Hawaii Reapportionment Commission’s justification in redrawing legislative districts so Hawaii Island received a fourth Senate seat embodied “rational, legitimate and substantial state policies,” a federal court panel said Thursday in dismissing a lawsuit challenging the new maps’ constitutionality.
The lawsuit, filed by an Oahu group that includes three veterans and state Rep. K. Mark Takai, contends the state Reapportionment Commission violated the Equal Protection Clause of the 14th Amendment of the U.S. Constitution when it removed 108,767 nonresident military, military dependents and students from population counts that determined district lines.
Honolulu attorney Robert Thomas, representing the group, said in an email Thursday he is considering appealing to the U.S. Supreme Court.
The resulting maps took one state Senate seat from Oahu and gave one to Hawaii Island.
“While we have not finished reviewing the Hawaii District Court’s rationale in detail, everything we’ve read so far leads us to believe that the Supreme Court will be interested in reviewing this decision, and in resolving the issues in our favor,” Thomas said.
In addition, the lawsuit said, the districts don’t have approximately the same number of people each. The Supreme Court has presumed a plan is unconstitutional if districts are 10 percent larger or smaller than the ideal population, which is derived by dividing the total population by the number of districts. Hawaii’s new Senate districts have a 44.2 percent deviation and House districts have a 21.6 percent deviation.
“We recognize that the maximum deviations here are significant. We do not suggest that any other state could justify deviations of this magnitude — in fact it is possible that no other state could do so,” the three-judge U.S. District Court panel said in its 88-page ruling.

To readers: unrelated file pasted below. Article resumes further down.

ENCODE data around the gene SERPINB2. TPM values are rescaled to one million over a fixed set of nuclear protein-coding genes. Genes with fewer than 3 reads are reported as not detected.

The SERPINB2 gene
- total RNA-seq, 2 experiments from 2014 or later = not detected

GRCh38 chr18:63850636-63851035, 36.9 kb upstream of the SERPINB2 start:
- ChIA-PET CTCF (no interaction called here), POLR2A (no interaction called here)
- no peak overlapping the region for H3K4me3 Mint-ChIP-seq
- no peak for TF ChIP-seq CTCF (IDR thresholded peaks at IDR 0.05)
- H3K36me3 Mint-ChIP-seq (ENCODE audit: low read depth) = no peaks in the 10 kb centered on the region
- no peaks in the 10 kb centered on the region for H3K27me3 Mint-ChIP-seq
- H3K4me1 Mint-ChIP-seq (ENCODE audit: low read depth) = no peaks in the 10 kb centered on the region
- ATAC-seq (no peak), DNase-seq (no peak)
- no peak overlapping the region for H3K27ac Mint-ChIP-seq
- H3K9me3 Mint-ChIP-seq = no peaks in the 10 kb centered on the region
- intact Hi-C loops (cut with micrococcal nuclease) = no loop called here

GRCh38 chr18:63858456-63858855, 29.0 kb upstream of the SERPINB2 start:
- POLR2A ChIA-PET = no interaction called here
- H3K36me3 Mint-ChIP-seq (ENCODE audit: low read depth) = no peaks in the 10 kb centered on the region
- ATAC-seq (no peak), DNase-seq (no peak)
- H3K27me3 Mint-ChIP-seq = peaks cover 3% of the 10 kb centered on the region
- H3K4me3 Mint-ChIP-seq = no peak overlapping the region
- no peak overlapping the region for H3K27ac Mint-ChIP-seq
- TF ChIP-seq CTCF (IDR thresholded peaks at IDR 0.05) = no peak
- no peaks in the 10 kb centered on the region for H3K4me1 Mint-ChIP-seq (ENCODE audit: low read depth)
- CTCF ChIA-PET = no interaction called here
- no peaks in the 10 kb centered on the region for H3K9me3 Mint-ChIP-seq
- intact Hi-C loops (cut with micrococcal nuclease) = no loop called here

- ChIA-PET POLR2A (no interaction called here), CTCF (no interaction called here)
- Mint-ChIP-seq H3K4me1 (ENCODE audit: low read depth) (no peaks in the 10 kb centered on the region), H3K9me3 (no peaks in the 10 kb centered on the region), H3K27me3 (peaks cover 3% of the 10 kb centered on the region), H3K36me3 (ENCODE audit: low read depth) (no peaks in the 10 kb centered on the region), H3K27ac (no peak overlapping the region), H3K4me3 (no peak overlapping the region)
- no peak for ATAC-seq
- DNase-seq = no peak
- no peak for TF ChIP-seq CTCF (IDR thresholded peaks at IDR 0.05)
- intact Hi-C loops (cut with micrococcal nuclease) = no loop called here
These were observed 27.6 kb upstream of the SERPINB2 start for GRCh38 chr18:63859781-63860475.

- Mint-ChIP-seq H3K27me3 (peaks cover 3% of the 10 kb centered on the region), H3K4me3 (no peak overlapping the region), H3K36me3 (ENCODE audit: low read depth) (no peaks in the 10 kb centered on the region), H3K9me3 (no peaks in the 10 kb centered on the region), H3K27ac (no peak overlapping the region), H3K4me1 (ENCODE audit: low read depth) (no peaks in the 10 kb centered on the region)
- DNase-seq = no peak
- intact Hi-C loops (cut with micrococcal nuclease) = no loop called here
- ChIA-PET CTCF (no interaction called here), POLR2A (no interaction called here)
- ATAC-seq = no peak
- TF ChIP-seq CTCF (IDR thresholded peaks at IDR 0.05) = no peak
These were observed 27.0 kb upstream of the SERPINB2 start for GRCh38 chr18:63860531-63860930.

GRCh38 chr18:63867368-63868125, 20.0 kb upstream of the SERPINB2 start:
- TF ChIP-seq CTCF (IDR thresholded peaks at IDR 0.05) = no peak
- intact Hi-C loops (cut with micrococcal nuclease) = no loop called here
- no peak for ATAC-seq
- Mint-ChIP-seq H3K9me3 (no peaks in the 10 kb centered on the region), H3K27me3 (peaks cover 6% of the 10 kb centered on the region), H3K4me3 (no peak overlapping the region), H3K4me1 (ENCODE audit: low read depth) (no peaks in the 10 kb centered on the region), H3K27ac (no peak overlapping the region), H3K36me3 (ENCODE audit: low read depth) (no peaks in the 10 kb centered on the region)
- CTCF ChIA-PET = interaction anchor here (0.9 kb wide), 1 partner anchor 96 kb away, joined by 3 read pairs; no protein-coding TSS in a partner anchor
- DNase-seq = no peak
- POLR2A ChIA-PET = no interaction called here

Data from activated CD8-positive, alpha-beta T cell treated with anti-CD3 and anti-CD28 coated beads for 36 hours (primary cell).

“Hawaii’s geography, history, culture and political structure set it apart. Given Hawaii’s unique circumstances, the deviations here are justified,” said the ruling, signed by U.S. Circuit Judge Margaret McKeown and District Judges Michael Seabright and Leslie Kobayashi. “The commission has met its burden to demonstrate the 2012 reapportionment plan’s constitutionality.”
Hawaii Attorney General David Louie said the ruling validated the work of the Reapportionment Commission.
“The Court decision also affirmed that although there were some numerical inequalities, the process of maintaining basic island units to avoid “canoe” districts for purposes of districting, as specified in Hawaii’s State Constitution, is allowable,” Louie said in a statement. “The court recognized the significant public policies which underlie the Reapportionment Plan and are embodied in the Hawaii State Constitution. These policies were also supported by a recent decision of the Hawaii Supreme Court.”
The Reapportionment Commission had first tried to draw maps with the nonresident service members, dependents and students included. The Hawaii Supreme Court made the commission redraw the maps after a successful lawsuit by state Sen. Malama Solomon, former Hawaii County Democratic Party Chairman Steve Pavao and party committee members Louis Hao and Patti Cook. In addition, Kona attorney Michael Matsukawa filed his own lawsuit on behalf of the public.
The federal ruling Thursday takes into account Solomon’s experience representing a canoe district of parts of the Big Island and parts of Maui. The judges agreed that canoe districts were unsatisfactory to both elected officials and the public.
“Unlike the counties of any other state, Hawaii’s basic island units are separated by 30 to 70 miles of open ocean,” the ruling said. “Creating districts of equal population would require canoe districts spanning the ocean and comprised of different basic island units.”
Solomon was pleased with the newest ruling.
“That’s why we have the census and the numbers,” Solomon said Thursday. “I am very happy the Big Island gets to keep its fourth Senate seat.”